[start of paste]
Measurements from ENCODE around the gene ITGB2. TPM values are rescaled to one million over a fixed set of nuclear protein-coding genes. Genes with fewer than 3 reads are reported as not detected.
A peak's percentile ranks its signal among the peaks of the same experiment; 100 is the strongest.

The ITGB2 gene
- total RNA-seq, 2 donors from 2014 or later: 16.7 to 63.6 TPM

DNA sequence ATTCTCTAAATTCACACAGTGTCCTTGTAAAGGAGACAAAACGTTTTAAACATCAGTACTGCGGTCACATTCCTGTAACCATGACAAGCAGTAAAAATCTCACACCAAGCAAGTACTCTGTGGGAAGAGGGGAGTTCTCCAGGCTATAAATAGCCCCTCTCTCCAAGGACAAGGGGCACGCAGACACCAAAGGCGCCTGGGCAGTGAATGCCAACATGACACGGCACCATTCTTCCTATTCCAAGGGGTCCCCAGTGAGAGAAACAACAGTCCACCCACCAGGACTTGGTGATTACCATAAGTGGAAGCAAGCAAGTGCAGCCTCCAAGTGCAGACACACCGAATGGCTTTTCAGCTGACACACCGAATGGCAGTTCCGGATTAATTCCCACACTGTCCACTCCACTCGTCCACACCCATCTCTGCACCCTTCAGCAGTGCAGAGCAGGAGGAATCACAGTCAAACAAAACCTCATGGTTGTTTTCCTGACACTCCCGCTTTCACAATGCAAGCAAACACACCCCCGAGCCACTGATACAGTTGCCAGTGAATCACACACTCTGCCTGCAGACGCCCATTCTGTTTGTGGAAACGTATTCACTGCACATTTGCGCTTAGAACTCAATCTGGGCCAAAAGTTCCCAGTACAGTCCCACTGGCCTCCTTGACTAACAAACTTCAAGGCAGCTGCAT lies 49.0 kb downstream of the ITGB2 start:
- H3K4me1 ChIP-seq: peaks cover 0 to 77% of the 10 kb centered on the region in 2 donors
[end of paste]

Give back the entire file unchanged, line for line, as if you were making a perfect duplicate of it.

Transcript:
Measurements from ENCODE around the gene ITGB2. TPM values are rescaled to one million over a fixed set of nuclear protein-coding genes. Genes with fewer than 3 reads are reported as not detected.
A peak's percentile ranks its signal among the peaks of the same experiment; 100 is the strongest.

The ITGB2 gene
- total RNA-seq, 2 donors from 2014 or later: 16.7 to 63.6 TPM

DNA sequence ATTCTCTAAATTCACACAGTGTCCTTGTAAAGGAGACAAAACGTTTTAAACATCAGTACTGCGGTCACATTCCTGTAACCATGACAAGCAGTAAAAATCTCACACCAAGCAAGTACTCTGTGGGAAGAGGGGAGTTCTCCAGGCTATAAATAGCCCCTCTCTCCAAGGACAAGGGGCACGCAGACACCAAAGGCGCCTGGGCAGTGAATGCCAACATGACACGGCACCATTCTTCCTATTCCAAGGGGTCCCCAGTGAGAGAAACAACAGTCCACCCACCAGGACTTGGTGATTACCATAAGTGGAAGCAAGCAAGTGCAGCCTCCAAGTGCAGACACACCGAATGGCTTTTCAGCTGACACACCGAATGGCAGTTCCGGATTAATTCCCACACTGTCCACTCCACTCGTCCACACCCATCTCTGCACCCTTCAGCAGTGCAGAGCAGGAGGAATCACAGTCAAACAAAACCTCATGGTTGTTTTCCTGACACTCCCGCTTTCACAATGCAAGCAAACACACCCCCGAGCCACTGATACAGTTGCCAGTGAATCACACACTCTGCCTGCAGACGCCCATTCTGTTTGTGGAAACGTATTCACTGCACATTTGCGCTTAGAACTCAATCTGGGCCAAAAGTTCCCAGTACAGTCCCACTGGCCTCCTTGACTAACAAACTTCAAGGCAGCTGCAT lies 49.0 kb downstream of the ITGB2 start:
- H3K4me1 ChIP-seq: peaks cover 0 to 77% of the 10 kb centered on the region in 2 donors